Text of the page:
True tales of (mostly) white-hat hacking

Stings, penetration pwns, spy games -- it's all in a day's work along the thin gray line of IT security

By Roger A. Grimes, InfoWorld |  Security

With it, we watched the employee, a Russian temp, hack several real systems over the remaining week. Examining her computer after she left for the day, we found that she had inserted a wireless network card and had successfully bridged the "air-gapped" secure and nonsecure network. We could tell she was transmitting the data from her computer to someone else hooked into the wireless network. We placed keylogging programs on her computer to record her every keystroke.

We purchased a wireless sniffer to better track the hacker, and when she began transmitting information, we roamed the hallways looking for the illicit partner. We ended up in a nearby conference room that was open to the public. We opened the doors and saw about 200 people, half of them carrying laptops. Try as we might, we could not track the illegal data stream to a particular person. We had a room and a MAC address. Senior leadership would not allow us to stop everyone in the room to locate the specific person. Although I didn't like the decision, it probably was the best legal answer.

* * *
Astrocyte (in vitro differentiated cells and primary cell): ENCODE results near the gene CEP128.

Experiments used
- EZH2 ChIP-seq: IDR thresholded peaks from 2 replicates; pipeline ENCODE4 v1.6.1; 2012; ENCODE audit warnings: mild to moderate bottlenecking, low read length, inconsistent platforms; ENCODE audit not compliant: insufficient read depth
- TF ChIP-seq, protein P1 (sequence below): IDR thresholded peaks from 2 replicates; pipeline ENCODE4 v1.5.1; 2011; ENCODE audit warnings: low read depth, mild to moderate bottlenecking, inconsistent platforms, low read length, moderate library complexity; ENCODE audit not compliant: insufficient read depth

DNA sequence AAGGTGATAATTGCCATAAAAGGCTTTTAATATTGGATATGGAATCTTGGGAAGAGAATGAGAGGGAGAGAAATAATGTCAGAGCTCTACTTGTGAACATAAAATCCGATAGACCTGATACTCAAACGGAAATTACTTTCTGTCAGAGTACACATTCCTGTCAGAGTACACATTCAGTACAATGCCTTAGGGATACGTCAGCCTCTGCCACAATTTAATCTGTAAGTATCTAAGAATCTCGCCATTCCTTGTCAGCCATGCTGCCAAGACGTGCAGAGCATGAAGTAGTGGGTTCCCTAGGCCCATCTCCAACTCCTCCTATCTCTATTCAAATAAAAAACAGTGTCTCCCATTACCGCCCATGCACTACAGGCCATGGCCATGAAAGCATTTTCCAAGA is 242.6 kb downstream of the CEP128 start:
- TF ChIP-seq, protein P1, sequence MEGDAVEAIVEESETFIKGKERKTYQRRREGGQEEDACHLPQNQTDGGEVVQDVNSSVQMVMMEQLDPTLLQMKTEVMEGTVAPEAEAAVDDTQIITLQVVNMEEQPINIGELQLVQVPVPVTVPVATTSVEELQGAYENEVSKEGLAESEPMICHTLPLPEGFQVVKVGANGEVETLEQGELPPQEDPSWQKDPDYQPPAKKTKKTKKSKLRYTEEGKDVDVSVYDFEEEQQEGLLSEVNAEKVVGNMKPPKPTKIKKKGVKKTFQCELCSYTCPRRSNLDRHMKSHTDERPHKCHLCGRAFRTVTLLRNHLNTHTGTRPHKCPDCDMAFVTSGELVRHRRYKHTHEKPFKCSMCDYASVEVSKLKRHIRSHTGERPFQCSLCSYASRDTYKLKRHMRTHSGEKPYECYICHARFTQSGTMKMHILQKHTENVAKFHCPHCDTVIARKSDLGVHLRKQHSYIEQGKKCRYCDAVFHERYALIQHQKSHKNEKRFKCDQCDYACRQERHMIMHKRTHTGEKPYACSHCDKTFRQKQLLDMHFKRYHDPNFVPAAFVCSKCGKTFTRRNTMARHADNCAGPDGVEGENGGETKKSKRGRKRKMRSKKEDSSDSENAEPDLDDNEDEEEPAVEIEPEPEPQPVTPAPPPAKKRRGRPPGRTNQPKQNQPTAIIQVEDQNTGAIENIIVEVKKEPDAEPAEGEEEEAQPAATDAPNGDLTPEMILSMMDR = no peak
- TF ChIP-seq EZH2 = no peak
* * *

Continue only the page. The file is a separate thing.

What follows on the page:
It was decided that we would detain the known perpetrator to stop the data loss. I hung out in the background as IT and physical security confronted the employee. The moment the security guards entered the accounting department, the temp pushed away from her PC and claimed that someone was hacking it. She was so adamant and tearful that if I had not watched her expert hacking over the past few days using the Web camera, I would have believed her. She was a wonderful actress.

I never heard whether she was arrested or deported or what happened to her. I was not privy to those details. But I did hear that she was just one employee from a newly engaged temporary placement agency, and all the other employees from the agency were also caught hacking at this same client. The young woman I had helped detain had claimed that she had so few computer skills that the company had sent her to basic keyboarding classes.

It remains the one time in my life where I helped catch a Russian spy.

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Originally published on InfoWorld |  Click here to read the original story.
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